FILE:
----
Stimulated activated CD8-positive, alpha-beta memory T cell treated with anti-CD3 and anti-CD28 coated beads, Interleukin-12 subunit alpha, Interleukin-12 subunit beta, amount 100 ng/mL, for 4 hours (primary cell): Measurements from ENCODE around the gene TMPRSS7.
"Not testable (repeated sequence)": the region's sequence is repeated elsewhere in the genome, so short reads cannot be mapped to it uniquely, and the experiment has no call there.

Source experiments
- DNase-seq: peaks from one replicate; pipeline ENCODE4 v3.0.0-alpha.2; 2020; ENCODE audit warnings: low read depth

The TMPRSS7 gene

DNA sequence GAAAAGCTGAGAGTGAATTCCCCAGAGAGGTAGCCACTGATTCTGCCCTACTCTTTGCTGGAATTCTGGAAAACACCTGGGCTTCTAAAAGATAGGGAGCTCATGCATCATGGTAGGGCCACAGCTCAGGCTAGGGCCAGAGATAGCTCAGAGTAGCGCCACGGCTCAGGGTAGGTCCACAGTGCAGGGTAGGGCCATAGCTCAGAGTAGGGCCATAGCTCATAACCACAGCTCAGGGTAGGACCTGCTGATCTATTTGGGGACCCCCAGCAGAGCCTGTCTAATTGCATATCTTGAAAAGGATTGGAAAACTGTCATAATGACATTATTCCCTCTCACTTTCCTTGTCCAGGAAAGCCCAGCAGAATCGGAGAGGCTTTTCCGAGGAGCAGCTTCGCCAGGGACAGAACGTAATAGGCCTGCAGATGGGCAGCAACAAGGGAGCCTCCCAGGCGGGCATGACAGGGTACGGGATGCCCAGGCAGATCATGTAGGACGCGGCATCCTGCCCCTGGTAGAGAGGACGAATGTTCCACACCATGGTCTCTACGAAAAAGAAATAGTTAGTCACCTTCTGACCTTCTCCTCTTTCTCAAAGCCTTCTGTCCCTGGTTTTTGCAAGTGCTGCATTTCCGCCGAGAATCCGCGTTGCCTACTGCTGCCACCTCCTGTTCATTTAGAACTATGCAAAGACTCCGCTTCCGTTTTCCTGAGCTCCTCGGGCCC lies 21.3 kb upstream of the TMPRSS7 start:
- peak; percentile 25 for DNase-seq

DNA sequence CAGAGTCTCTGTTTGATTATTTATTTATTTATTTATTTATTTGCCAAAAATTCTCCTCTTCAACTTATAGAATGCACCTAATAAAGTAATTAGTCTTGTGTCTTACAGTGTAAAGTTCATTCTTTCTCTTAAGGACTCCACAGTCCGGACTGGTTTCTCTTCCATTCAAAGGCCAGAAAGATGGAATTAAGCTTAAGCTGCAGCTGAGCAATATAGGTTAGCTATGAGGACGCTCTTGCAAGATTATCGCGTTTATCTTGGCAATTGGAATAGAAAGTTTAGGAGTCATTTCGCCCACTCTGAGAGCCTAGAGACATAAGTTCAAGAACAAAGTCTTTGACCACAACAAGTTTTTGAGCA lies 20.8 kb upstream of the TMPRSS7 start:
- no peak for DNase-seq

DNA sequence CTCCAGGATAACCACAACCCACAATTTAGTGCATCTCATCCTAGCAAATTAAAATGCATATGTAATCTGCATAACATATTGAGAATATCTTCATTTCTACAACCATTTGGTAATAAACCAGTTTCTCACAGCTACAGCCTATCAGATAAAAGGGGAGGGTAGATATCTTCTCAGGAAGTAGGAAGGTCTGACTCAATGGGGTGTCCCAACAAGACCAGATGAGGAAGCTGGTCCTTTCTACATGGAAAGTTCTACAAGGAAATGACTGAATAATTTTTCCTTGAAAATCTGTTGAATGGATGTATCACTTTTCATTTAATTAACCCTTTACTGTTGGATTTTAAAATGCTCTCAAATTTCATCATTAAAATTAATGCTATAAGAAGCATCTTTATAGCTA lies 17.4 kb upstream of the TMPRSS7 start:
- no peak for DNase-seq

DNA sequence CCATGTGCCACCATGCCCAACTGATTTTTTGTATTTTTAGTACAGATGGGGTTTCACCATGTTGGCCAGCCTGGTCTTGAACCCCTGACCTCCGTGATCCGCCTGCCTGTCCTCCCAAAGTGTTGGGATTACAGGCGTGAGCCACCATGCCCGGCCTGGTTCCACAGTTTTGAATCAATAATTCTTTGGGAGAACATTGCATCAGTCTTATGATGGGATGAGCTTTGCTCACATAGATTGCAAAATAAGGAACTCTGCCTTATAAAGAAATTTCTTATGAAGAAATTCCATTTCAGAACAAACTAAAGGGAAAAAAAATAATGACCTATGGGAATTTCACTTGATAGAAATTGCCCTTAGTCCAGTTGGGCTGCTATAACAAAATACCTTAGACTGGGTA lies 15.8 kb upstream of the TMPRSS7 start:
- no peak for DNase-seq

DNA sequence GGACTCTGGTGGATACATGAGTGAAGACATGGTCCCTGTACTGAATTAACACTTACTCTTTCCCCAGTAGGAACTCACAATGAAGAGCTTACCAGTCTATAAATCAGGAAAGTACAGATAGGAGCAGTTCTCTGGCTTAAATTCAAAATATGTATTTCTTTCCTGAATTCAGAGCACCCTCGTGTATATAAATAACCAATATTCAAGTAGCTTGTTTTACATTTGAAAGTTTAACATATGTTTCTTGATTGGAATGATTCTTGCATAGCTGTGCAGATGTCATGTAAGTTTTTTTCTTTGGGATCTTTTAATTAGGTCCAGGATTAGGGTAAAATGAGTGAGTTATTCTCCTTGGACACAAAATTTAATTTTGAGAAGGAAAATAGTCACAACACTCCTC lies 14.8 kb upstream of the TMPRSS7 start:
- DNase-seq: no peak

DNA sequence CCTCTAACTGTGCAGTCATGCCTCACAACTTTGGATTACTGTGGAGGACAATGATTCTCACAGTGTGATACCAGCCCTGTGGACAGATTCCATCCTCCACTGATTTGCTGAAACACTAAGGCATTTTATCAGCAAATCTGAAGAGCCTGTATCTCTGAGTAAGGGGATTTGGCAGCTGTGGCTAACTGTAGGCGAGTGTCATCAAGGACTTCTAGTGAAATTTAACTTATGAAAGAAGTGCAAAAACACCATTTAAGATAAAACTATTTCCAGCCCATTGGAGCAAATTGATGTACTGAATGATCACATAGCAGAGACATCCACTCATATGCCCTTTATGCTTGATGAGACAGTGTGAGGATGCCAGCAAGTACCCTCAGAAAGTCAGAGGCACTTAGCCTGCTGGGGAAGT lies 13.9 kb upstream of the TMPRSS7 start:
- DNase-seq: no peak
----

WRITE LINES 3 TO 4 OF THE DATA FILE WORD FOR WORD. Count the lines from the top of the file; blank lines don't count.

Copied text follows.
Source experiments
- DNase-seq: peaks from one replicate; pipeline ENCODE4 v3.0.0-alpha.2; 2020; ENCODE audit warnings: low read depth